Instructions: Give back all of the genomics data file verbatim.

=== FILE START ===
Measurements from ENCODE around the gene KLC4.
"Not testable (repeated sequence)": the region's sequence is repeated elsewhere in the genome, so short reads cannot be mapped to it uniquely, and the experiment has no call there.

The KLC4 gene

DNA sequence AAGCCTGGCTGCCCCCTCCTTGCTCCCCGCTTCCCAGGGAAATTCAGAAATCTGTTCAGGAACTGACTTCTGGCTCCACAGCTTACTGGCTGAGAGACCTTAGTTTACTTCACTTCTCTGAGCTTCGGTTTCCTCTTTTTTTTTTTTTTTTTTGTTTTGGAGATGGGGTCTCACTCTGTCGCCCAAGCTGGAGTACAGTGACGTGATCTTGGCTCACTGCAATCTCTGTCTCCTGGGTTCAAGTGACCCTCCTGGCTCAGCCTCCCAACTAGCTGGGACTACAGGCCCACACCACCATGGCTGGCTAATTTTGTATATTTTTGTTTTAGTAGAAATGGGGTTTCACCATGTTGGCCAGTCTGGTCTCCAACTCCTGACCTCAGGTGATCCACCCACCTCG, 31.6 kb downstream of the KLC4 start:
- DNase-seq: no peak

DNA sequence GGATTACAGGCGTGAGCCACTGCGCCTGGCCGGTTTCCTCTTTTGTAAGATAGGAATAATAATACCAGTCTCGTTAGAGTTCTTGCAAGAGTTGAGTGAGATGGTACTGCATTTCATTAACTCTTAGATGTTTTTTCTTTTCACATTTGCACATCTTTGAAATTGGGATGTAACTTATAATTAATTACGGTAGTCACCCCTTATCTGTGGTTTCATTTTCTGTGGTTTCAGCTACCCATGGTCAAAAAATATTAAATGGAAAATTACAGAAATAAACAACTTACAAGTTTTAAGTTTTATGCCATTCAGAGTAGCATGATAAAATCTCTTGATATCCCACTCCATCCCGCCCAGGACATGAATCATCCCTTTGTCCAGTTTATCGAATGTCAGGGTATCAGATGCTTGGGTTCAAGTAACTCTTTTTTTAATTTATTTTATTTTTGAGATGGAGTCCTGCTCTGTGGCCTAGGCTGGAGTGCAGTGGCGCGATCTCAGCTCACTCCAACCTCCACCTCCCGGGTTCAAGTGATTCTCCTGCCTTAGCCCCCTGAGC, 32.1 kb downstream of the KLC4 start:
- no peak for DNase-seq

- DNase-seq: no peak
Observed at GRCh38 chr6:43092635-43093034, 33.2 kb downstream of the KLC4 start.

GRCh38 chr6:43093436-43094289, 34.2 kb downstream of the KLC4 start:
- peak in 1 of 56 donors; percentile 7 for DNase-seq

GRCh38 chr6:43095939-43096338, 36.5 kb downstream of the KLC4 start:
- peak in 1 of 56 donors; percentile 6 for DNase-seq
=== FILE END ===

Measurements from ENCODE around the gene KLC4.
"Not testable (repeated sequence)": the region's sequence is repeated elsewhere in the genome, so short reads cannot be mapped to it uniquely, and the experiment has no call there.

The KLC4 gene

DNA sequence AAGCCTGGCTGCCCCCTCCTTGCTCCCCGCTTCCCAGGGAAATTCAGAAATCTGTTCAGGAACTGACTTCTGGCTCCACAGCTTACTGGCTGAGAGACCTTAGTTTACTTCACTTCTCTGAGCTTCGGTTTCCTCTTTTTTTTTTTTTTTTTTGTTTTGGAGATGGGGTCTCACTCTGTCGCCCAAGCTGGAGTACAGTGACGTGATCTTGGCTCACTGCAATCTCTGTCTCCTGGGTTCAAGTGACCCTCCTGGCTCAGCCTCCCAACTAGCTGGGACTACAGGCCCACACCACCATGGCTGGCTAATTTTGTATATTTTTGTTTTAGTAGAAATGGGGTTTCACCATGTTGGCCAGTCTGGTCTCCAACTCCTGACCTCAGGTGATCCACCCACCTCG, 31.6 kb downstream of the KLC4 start:
- DNase-seq: no peak

DNA sequence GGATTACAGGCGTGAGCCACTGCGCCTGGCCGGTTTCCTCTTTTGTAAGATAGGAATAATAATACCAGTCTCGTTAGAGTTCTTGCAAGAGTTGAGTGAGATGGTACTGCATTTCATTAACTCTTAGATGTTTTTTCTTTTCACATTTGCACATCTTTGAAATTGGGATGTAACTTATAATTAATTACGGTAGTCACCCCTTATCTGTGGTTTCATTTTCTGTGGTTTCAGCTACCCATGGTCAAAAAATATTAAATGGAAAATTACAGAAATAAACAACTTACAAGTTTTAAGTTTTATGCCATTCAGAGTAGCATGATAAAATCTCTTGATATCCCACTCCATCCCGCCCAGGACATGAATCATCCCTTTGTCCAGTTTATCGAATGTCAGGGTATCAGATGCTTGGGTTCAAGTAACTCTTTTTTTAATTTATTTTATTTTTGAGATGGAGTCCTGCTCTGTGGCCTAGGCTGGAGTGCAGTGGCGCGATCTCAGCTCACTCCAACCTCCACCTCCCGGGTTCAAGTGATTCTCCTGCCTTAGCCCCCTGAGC, 32.1 kb downstream of the KLC4 start:
- no peak for DNase-seq

- DNase-seq: no peak
Observed at GRCh38 chr6:43092635-43093034, 33.2 kb downstream of the KLC4 start.

GRCh38 chr6:43093436-43094289, 34.2 kb downstream of the KLC4 start:
- peak in 1 of 56 donors; percentile 7 for DNase-seq

GRCh38 chr6:43095939-43096338, 36.5 kb downstream of the KLC4 start:
- peak in 1 of 56 donors; percentile 6 for DNase-seq